When former San Diego fire chief Jeff Bowman left the political frying pan four years ago, he needed to decompress. He and his wife, Denise, moved from Kensington (where they had lived on the same street as San Diego Mayor Jerry Sanders) to rural Escondido. And he planted a small vineyard.
"It’s therapy, and yes, I needed that," says the outspoken Bowman, who sparked a few political fires of his own while fighting for more manpower and funding, before and after devastating wildfires (see Feeling the Heat" in our October issue). "It’s a lot of work. But there are no unions. No politicians. None of that stuff. It’s a labor of love."
On the eve of his third harvest at the 1-acre property, Bowman was gearing up for a party of friends and even some strangers who are neighbors and wanted in on the grape-picking action. He’s got 960 vines — half Malbec grapes, the other half Cabernet Franc, both French varieties out of the Bordeaux region.
Bowman, along with friend and former NBC anchorman Marty Levin and other volunteers, plucked grapes and put them in 5-gallon buckets. They dumped the red grapes into giant bins and trucked them to nearby Belle Marie Winery, where they get crushed, fermented and poured into oak barrels, then sit for up to two years. Then the wine is bottled and sits for another six months to a year. Bowman hopes to get 125 cases of wine (about 1,500 bottles) out of this harvest.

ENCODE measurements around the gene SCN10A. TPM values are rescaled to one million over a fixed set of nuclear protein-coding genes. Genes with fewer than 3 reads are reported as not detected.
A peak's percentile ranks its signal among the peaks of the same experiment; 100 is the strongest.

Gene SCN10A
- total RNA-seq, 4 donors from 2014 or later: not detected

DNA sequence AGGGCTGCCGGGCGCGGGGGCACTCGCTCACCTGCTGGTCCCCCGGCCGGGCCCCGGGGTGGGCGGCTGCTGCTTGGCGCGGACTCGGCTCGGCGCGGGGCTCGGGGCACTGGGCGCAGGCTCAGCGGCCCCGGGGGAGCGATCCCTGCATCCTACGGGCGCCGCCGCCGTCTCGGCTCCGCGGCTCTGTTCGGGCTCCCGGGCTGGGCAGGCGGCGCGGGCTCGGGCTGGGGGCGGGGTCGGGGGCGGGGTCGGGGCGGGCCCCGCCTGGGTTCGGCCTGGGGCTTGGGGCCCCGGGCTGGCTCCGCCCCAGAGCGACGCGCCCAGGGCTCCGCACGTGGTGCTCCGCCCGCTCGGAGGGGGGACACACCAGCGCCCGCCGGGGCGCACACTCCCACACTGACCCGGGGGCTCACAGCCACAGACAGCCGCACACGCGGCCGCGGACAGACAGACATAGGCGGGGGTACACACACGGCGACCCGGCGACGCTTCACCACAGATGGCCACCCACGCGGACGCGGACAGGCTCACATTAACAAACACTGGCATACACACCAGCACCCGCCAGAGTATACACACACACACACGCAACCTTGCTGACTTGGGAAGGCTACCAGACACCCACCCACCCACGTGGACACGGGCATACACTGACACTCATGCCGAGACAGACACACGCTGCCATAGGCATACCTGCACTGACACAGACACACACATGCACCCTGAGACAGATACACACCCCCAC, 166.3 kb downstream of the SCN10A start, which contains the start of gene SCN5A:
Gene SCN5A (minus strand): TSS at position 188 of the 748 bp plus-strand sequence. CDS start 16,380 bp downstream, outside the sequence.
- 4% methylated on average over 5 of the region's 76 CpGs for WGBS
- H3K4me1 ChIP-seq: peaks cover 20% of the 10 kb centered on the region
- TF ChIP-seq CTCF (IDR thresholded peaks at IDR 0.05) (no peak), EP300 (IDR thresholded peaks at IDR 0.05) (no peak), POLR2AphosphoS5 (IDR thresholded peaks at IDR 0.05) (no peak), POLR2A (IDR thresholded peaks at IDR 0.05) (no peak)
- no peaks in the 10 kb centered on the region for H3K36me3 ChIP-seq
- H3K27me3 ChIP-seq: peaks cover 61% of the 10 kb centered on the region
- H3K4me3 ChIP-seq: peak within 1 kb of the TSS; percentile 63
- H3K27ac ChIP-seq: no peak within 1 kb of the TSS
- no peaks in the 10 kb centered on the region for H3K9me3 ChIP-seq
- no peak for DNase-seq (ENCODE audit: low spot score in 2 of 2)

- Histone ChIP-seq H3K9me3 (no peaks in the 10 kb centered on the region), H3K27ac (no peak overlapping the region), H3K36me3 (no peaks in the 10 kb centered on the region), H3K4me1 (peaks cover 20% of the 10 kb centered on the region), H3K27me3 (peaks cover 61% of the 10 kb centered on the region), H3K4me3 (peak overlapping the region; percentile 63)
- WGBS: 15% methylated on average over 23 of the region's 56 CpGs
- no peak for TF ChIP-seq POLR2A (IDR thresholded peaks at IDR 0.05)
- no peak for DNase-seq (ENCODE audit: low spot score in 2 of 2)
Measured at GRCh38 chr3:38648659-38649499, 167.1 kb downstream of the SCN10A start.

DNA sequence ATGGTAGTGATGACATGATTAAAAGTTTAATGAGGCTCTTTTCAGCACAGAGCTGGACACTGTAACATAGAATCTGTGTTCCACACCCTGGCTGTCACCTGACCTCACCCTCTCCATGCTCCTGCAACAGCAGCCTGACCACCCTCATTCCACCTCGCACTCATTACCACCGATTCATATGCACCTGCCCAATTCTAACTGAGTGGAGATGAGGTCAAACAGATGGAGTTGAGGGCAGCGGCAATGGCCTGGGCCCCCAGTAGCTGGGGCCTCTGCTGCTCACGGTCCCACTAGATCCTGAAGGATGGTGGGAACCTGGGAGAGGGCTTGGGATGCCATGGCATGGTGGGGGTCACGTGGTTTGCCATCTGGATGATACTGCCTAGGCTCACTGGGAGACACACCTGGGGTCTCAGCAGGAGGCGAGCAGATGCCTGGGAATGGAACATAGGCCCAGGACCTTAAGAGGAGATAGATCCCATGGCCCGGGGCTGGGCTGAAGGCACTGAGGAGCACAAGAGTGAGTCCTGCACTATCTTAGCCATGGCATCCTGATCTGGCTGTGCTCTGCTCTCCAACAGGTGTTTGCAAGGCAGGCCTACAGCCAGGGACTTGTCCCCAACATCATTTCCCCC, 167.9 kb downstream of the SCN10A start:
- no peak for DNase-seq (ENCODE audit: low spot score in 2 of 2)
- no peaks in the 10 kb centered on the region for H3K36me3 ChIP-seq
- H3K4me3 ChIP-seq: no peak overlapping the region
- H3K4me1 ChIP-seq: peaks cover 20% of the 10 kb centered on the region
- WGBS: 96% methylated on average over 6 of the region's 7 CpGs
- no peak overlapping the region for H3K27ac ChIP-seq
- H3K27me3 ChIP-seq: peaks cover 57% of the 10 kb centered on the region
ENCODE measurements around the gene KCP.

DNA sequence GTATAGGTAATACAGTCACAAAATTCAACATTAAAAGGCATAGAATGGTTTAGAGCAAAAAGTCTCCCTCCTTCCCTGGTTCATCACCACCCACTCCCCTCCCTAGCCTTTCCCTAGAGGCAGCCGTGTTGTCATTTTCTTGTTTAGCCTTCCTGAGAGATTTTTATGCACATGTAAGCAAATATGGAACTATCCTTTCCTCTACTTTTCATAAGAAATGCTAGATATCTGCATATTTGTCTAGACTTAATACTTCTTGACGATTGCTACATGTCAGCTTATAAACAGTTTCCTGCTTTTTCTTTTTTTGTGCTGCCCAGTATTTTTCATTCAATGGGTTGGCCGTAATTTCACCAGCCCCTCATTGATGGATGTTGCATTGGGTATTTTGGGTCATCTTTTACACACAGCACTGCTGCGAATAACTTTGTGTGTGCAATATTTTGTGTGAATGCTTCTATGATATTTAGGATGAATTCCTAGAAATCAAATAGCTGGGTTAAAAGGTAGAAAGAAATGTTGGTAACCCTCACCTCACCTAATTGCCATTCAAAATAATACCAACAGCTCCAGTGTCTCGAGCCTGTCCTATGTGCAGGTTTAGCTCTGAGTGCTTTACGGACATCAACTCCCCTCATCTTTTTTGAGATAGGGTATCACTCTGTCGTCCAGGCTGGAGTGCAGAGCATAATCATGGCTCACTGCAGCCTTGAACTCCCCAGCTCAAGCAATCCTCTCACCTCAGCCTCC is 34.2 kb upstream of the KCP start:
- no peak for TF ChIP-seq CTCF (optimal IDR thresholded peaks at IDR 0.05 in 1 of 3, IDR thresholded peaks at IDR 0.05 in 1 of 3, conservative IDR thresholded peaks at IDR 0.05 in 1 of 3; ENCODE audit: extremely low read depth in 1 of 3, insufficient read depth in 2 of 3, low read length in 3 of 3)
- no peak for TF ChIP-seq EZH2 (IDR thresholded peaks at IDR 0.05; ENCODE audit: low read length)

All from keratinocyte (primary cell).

Output in previous years has been smaller in quantity, Bowman says, but a big hit with local restaurateurs. "They said, ‘We’ll take as much as you can give us.’ " But like most vineyards in the first few years of operation, JD Vineyard has yet to produce enough to sell at retail.
The Bowmans named their first wine Caleb’s Cuvée, after their first grandson. Every subsequent wine has been, or will be, named for a grandchild or other family member until the vineyard is ready to market its wares.
"People say it’s the prettiest vineyard they’ve ever seen — there’s not a weed in it," Bowman says. "They comment on how absolutely relaxing it is to be out here. It’s quiet and pretty. Just no stress at all."